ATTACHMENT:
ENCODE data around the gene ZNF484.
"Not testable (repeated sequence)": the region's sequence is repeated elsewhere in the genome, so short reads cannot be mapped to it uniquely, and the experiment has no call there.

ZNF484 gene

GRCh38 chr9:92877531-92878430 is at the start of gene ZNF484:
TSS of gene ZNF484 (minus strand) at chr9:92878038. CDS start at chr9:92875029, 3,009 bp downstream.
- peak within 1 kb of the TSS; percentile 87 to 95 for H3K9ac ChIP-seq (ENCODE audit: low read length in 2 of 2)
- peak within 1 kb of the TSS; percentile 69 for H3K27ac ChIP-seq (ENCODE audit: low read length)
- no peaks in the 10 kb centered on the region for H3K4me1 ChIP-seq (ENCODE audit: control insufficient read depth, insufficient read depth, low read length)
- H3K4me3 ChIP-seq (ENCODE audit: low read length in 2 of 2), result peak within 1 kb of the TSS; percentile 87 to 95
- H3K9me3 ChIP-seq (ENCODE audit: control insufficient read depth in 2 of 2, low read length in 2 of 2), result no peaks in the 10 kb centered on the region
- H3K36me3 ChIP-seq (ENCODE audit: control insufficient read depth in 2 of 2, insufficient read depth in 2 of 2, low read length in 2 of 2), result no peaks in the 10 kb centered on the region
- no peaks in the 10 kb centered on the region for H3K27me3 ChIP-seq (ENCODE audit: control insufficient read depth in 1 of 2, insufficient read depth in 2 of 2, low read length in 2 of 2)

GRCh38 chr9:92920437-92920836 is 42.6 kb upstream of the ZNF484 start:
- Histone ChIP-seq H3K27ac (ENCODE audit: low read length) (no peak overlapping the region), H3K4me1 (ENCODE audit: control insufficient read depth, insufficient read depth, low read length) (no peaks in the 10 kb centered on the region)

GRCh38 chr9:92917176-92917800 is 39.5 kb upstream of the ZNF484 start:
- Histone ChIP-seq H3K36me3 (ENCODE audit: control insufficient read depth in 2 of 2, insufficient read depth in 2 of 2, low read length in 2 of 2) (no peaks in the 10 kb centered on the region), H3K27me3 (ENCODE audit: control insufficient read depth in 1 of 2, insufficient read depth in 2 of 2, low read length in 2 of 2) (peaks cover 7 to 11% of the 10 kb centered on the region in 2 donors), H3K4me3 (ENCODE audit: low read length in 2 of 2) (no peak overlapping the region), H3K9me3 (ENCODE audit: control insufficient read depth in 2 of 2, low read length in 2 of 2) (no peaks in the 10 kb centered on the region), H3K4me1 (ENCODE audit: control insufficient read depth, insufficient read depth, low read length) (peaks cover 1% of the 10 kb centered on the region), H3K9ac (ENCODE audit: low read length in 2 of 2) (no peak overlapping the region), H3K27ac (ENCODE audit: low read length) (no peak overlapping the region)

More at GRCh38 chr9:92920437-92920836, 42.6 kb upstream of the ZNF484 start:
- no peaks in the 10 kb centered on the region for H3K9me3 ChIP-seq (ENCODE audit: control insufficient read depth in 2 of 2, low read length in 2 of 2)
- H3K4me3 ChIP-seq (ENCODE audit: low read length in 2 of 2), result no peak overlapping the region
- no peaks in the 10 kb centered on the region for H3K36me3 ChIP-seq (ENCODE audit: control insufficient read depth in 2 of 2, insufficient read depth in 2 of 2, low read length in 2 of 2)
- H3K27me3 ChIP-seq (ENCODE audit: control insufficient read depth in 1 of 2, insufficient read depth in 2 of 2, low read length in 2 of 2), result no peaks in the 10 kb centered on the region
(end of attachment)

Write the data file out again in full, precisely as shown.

ENCODE data around the gene ZNF484.
"Not testable (repeated sequence)": the region's sequence is repeated elsewhere in the genome, so short reads cannot be mapped to it uniquely, and the experiment has no call there.

ZNF484 gene

GRCh38 chr9:92877531-92878430 is at the start of gene ZNF484:
TSS of gene ZNF484 (minus strand) at chr9:92878038. CDS start at chr9:92875029, 3,009 bp downstream.
- peak within 1 kb of the TSS; percentile 87 to 95 for H3K9ac ChIP-seq (ENCODE audit: low read length in 2 of 2)
- peak within 1 kb of the TSS; percentile 69 for H3K27ac ChIP-seq (ENCODE audit: low read length)
- no peaks in the 10 kb centered on the region for H3K4me1 ChIP-seq (ENCODE audit: control insufficient read depth, insufficient read depth, low read length)
- H3K4me3 ChIP-seq (ENCODE audit: low read length in 2 of 2), result peak within 1 kb of the TSS; percentile 87 to 95
- H3K9me3 ChIP-seq (ENCODE audit: control insufficient read depth in 2 of 2, low read length in 2 of 2), result no peaks in the 10 kb centered on the region
- H3K36me3 ChIP-seq (ENCODE audit: control insufficient read depth in 2 of 2, insufficient read depth in 2 of 2, low read length in 2 of 2), result no peaks in the 10 kb centered on the region
- no peaks in the 10 kb centered on the region for H3K27me3 ChIP-seq (ENCODE audit: control insufficient read depth in 1 of 2, insufficient read depth in 2 of 2, low read length in 2 of 2)

GRCh38 chr9:92920437-92920836 is 42.6 kb upstream of the ZNF484 start:
- Histone ChIP-seq H3K27ac (ENCODE audit: low read length) (no peak overlapping the region), H3K4me1 (ENCODE audit: control insufficient read depth, insufficient read depth, low read length) (no peaks in the 10 kb centered on the region)

GRCh38 chr9:92917176-92917800 is 39.5 kb upstream of the ZNF484 start:
- Histone ChIP-seq H3K36me3 (ENCODE audit: control insufficient read depth in 2 of 2, insufficient read depth in 2 of 2, low read length in 2 of 2) (no peaks in the 10 kb centered on the region), H3K27me3 (ENCODE audit: control insufficient read depth in 1 of 2, insufficient read depth in 2 of 2, low read length in 2 of 2) (peaks cover 7 to 11% of the 10 kb centered on the region in 2 donors), H3K4me3 (ENCODE audit: low read length in 2 of 2) (no peak overlapping the region), H3K9me3 (ENCODE audit: control insufficient read depth in 2 of 2, low read length in 2 of 2) (no peaks in the 10 kb centered on the region), H3K4me1 (ENCODE audit: control insufficient read depth, insufficient read depth, low read length) (peaks cover 1% of the 10 kb centered on the region), H3K9ac (ENCODE audit: low read length in 2 of 2) (no peak overlapping the region), H3K27ac (ENCODE audit: low read length) (no peak overlapping the region)

More at GRCh38 chr9:92920437-92920836, 42.6 kb upstream of the ZNF484 start:
- no peaks in the 10 kb centered on the region for H3K9me3 ChIP-seq (ENCODE audit: control insufficient read depth in 2 of 2, low read length in 2 of 2)
- H3K4me3 ChIP-seq (ENCODE audit: low read length in 2 of 2), result no peak overlapping the region
- no peaks in the 10 kb centered on the region for H3K36me3 ChIP-seq (ENCODE audit: control insufficient read depth in 2 of 2, insufficient read depth in 2 of 2, low read length in 2 of 2)
- H3K27me3 ChIP-seq (ENCODE audit: control insufficient read depth in 1 of 2, insufficient read depth in 2 of 2, low read length in 2 of 2), result no peaks in the 10 kb centered on the region